Many years from now, if there’s only one thing the righteous Reverend Al Green is known for, it’ll be that voice. His sensuous falsetto helped define a key ingredient of the ’70s Memphis soul sound (with no small measure of thanks to Hi Records producer Willie Mitchell), and he captured, on classics like “Let’s Stay Together” and “Love and Happiness,” everything about gospel-tinged Southern soul that sends women’s hearts aflutter and knocks grown men to their knees. Put simply, it hurts to listen to Al Green.
Four decades later, he still inflicts a joyful pain. Lay It Down, the 2008 album he coproduced with Questlove and James Poyser of the Roots, surges with all the emotion of his earliest work, and boasts a title track that has become a staple of his live set. Most of all, it has shown that he can connect with a younger audience. Since then, the Fat Possum label has licensed his entire Hi catalog for reissue; Green has headlined Bonnaroo and New Orleans’ Jazz Fest, and has packed ballrooms across the country.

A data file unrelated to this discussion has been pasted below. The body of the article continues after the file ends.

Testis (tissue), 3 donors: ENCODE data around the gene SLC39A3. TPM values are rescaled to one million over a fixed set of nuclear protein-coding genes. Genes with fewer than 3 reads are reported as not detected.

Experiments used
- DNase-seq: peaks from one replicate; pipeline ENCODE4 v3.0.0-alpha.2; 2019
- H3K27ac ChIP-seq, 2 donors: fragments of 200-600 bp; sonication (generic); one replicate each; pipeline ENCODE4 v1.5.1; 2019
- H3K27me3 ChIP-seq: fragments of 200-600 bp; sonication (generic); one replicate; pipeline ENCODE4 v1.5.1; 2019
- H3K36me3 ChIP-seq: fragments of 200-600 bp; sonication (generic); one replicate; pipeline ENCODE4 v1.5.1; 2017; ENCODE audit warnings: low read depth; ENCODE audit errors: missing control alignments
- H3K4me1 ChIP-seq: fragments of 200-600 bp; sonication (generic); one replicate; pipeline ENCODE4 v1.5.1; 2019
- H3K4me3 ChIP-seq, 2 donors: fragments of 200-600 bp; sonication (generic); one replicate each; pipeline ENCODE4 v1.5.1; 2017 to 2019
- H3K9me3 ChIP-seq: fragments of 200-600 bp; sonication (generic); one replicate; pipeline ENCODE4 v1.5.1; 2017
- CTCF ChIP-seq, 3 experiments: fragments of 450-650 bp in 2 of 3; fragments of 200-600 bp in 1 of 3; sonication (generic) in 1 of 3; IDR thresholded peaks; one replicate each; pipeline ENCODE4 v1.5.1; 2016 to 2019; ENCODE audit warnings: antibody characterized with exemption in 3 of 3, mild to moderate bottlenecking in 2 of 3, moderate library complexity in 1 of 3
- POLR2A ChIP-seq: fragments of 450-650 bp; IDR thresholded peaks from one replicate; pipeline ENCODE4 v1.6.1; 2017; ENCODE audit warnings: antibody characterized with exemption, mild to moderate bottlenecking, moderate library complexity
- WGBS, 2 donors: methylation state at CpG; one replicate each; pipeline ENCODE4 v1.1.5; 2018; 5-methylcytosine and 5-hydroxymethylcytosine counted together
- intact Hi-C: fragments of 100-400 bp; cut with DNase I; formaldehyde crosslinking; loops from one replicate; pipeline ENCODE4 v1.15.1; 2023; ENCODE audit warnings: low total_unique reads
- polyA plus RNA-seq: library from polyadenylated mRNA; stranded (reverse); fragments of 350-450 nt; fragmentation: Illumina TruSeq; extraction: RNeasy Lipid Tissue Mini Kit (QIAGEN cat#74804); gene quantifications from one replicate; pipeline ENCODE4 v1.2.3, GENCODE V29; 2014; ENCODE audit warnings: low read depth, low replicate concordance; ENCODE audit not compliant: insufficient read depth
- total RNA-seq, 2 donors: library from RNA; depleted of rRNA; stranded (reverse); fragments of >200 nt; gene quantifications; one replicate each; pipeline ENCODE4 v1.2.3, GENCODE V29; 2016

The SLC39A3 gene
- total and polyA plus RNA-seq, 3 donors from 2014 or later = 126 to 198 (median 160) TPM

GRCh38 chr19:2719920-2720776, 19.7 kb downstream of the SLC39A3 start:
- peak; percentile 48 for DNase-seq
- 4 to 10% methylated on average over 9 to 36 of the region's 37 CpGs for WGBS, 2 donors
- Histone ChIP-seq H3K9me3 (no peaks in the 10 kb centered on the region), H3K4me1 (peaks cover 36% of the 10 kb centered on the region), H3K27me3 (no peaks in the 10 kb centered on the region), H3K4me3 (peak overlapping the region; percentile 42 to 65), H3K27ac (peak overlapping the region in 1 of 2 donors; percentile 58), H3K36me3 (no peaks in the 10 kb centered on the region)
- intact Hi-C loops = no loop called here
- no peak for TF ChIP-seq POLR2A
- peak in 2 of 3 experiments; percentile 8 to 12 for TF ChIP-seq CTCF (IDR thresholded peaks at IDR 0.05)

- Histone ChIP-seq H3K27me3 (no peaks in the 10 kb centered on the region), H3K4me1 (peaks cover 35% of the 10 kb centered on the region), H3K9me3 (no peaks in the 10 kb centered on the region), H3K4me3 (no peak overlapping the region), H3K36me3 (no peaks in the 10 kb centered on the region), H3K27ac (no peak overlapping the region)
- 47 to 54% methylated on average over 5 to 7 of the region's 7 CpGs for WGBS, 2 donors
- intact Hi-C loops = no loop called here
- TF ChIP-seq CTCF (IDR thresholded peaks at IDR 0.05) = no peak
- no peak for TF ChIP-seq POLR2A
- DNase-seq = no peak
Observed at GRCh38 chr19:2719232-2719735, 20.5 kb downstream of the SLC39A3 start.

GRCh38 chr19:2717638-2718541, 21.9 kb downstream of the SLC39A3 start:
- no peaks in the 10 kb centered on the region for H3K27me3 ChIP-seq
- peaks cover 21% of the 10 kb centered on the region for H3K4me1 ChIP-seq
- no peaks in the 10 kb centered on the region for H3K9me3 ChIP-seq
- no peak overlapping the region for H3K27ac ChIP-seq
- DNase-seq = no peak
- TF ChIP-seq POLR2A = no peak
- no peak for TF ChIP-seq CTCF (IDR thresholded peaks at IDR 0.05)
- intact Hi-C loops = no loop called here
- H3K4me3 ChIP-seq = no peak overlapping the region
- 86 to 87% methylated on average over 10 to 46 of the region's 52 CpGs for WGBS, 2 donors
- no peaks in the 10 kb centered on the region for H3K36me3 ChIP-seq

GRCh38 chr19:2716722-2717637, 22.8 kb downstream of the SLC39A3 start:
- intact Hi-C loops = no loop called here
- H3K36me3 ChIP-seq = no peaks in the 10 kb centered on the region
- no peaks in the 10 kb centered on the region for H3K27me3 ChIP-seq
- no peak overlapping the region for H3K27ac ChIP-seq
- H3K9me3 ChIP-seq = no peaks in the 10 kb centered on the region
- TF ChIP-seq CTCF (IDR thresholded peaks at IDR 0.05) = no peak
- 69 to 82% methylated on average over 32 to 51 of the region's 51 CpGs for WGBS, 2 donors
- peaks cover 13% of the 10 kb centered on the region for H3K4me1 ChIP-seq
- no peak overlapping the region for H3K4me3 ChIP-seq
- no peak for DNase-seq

His appearance at the Beacon is a rare treat. Short of the Apollo, it’s the best backdrop in the city for his indomitable stage presence; Green is a seasoned pro at teasing his audience into a give-and-take that sizzles with intimacy and high-flying bursts of inspiration. Offering a raw but stellar contrast is opening act Charles Bradley and His Extraordinaires, whose hard-driving, Daptone-fueled soul channels equal parts James Brown revue and inner-city blues. Soul power? It’s a given.—Bill Murphy
Follow Bill Murphy on Twitter: @RoninScribe